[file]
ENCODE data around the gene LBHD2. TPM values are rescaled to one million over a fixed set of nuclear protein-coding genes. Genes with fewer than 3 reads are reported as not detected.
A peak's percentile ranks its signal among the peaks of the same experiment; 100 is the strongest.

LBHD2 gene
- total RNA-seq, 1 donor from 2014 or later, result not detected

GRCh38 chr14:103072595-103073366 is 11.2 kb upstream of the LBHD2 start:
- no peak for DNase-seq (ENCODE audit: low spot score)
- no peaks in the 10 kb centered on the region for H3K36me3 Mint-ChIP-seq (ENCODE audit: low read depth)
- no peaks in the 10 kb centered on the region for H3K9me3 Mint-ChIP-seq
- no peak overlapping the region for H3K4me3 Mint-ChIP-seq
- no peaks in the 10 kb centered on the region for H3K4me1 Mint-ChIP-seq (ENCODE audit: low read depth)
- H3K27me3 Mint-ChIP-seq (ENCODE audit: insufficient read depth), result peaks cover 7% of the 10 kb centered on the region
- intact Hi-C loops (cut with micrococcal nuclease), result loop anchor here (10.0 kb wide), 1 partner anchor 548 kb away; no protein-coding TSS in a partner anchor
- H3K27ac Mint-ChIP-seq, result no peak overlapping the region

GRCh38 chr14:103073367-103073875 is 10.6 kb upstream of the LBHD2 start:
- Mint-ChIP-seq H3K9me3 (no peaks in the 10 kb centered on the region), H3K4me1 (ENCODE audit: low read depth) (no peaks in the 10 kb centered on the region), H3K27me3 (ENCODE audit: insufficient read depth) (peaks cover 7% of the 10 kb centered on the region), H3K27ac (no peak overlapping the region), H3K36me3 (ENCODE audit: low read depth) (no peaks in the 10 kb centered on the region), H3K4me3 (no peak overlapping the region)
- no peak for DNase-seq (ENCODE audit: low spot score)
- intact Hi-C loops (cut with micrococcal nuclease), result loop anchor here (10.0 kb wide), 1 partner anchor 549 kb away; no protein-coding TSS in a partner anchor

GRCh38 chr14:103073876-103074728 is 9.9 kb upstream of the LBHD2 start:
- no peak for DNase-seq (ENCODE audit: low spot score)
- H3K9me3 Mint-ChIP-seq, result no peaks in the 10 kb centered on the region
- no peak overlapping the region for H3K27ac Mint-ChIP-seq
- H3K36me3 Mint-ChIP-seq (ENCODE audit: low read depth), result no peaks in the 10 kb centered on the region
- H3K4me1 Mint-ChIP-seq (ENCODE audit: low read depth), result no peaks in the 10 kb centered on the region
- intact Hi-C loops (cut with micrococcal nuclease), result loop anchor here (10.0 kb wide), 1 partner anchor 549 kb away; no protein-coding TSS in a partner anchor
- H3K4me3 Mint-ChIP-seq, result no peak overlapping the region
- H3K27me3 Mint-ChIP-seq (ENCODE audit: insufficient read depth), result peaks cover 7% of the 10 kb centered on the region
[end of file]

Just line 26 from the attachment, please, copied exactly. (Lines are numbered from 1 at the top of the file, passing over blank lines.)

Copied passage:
- H3K27me3 Mint-ChIP-seq (ENCODE audit: insufficient read depth), result peaks cover 7% of the 10 kb centered on the region